Have you ever struggled with assurance of your salvation? If you have, you can be certain that children do too. Assurance of your salvation is important because it allows for peace-of-mind-thoughts like, “God loves me and will never leave me. He goes with me through every problem I face. God forgives me when I fail to please Him. My Father accepts me and is preparing a home in Heaven for me.” Here are five ways you can guide kids into assurance of their salvation.
1. Use Scripture as Assurance of Salvation
First, when you lead a child to Christ, show Bible verses that give a condition for being saved and then the salvation promise. For example, Acts 16:31 says “believe in the Lord Jesus Christ and you will be saved.” You can ask the child “did you believe?” If they agree, ask “then what did God do?” Help the child put their name in the verse to personalize the truth, while reminding them that this is God’s Word and God’s promises, and He never goes back on His promises.
2. Encourage Kids to Share Their Own Testimony
Second, when a child receives Christ as Savior, let them tell others what happened and share their own testimony. Don’t rush to tell others about their faith decision for them. Give kids plenty of opportunities to testify at home, in class, or when out with friends. Help them to get excited about their decision and find pride in it. This is an important step towards reinforcing their faith in God’s promise.
3. Treat Faith Decisions Seriously
Third, when a kid expresses faith in Jesus, be sure you treat it as a real decision so as not to cast doubt in their mind. If you question whether they said the Sinner’s Prayer right or if they take their decision to follow Christ seriously, they might feel like their prayer wasn’t good enough. Assure them that God loves the simple faith of children and even tells adults to trust God the way kids do. Children joyfully making the decision to trust and follow Jesus is THE standard for how we should love God!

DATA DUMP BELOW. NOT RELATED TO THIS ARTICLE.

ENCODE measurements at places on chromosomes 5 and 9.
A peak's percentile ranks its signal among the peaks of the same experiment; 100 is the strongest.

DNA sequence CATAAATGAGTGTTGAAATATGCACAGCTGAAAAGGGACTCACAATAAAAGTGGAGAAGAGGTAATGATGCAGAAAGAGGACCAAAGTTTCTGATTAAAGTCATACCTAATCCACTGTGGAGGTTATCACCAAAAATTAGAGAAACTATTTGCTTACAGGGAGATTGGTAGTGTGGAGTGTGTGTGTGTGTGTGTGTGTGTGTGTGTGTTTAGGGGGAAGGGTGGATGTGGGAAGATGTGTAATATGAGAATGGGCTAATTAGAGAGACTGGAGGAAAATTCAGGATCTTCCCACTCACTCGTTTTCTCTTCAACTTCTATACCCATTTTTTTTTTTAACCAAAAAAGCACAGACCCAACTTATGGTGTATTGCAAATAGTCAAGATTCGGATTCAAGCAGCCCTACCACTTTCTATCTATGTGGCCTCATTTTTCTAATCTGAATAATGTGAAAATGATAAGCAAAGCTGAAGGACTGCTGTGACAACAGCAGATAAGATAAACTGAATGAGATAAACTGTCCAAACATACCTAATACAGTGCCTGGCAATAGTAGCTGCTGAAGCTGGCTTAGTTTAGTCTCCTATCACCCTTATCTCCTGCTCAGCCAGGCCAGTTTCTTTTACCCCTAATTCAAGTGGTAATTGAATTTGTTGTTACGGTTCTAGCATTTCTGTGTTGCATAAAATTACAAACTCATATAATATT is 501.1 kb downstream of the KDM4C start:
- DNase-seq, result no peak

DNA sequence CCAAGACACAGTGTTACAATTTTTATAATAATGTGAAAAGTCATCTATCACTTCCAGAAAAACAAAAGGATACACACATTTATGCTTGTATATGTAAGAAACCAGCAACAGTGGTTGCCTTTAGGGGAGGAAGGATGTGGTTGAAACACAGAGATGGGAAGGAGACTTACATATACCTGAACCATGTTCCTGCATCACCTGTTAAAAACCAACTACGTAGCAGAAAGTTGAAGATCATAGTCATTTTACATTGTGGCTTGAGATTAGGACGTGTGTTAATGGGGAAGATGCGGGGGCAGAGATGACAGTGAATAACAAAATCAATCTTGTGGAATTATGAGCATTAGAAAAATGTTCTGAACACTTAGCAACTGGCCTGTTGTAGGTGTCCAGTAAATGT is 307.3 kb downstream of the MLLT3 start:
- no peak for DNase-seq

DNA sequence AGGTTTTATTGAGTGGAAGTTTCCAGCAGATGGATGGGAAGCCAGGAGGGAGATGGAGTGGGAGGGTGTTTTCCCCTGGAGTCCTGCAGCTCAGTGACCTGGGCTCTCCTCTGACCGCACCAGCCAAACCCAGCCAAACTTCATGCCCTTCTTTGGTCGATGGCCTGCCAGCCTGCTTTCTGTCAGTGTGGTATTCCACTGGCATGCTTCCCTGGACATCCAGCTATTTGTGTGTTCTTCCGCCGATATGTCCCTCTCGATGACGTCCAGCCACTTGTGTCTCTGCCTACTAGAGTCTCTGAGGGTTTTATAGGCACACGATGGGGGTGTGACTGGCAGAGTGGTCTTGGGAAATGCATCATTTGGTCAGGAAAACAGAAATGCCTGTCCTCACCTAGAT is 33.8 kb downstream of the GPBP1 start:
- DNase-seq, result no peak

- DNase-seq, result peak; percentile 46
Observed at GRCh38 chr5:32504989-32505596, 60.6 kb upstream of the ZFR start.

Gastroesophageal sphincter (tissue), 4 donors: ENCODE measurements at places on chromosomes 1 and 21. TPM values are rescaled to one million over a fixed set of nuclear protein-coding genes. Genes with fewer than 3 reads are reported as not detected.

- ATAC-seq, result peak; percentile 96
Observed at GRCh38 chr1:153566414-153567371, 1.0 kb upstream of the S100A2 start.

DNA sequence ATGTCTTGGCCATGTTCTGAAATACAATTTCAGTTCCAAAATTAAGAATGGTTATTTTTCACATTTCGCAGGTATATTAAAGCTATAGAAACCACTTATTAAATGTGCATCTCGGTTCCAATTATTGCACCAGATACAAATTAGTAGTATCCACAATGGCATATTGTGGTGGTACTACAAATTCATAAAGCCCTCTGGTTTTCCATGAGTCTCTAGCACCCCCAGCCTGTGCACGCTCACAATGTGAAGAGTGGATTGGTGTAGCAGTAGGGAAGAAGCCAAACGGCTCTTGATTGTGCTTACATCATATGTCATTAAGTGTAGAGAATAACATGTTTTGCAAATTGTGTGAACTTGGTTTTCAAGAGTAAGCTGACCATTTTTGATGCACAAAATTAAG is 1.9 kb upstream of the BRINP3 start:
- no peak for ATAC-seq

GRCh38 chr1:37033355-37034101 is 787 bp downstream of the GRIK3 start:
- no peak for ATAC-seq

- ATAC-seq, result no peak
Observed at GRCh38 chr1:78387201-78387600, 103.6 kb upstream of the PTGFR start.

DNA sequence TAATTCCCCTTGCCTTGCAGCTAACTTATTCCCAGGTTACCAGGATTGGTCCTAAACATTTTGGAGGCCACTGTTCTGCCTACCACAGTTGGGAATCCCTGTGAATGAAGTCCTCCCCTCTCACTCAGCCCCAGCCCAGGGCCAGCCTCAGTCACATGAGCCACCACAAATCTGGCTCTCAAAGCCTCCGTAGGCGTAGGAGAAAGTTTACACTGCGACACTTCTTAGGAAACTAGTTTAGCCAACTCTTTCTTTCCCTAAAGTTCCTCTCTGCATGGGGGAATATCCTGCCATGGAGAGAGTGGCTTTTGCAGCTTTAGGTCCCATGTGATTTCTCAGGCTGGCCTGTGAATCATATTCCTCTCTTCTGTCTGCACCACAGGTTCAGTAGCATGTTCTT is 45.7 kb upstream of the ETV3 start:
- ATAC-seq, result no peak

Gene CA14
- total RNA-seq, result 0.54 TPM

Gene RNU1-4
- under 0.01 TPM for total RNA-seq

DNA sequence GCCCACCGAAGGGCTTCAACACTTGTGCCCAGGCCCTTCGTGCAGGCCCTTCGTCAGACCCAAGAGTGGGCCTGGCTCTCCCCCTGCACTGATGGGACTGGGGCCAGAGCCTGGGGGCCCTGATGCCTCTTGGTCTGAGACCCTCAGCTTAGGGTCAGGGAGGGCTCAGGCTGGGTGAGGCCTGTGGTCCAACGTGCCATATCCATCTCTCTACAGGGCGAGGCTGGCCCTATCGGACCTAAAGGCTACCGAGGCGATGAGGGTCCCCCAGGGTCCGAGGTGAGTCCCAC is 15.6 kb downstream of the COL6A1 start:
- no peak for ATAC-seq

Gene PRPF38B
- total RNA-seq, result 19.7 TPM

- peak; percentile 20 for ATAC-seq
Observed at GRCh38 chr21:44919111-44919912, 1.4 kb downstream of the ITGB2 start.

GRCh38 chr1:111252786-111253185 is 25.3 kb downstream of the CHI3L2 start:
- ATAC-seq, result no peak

4. Teach Kids How to Deal with Sin
Fourth, show kids how to handle sin after salvation. Unconfessed or repeated sin can cause a person to doubt their salvation, while they might have been taught that if they die without confessing sins at church or to a priest, they won’t go to Heaven. Explain that when you do something wrong at home, a good parent doesn’t kick you out of the house or disown you, but that the wrong thing does still hurt your relationship with them. In the same way, sin doesn’t get you kicked out of God’s family, but it does hurt your relationship with Him.
Confessing sin, receiving forgiveness, and asking for help is simply a way we can have more victory in that area of life. God has given us all that we need for victory, but we have to allow ourselves to receive that help—whether it be meditation on Scripture related to the sin, practicing accountability with fellow believers, or seeking counsel on why we looked to that sin to fill our longings rather than looking to Jesus.
5. Help Kids Recognize God’s Presence
Finally, to give kids assurance of salvation, help a child look for evidence of the Holy Spirit’s presence in their life. When a child gets saved, there can be a significant change in attitude and actions for which there’s no other explanation beyond God’s redemptive work. Help them to identify that change in attitude—no matter how small it might seem—as the Holy Spirit working in their heart, helping them to remember what God did for them.
What Does a Saved Life Look Like?
Romans 8:16 says, “The Spirit Himself bears witness with our spirit that we are children of God.” There’s something in our God-given conscience that responds to truth and agrees with God’s Spirit. Help children recognize that internal joy in truth as coming from Christ and to commune with God in their heart over it. The Bible says it’s only by the Spirit of God we can confess Jesus is Lord. If a child confesses they believe in Jesus, they can be assured of their salvation!
We can also see spiritual fruit in a life guided by the Holy Spirit. That fruit is listed in Galatians 5:22, where it outlines a saved person as someone who has love, joy, peace, patience, kindness, gentleness, and self-control. Someone could say, “I’m not a patient person, so I must not have the Holy Spirit and be saved.” But I would ask that person, “Are you convicted when you don’t have patience? Are you willing to grow in that area? Can you see at least a little growth over time?”
Without the Holy Spirit, a person wouldn’t even care about whether or not their life was bearing any fruit—much less if it showed any growth. It is only when there is no evidence of a surrendered, growing life that one should question their salvation. And perhaps when talking to that person, it would be prudent not to give reassurance, but rather start fresh with the plan of salvation again.
When one’s heart is sincere, we can rejoice in the truth that salvation is a wonderful gift from God—and He never takes His gifts back! Help children in your life feel the assurance of their salvation by guiding them through these five steps.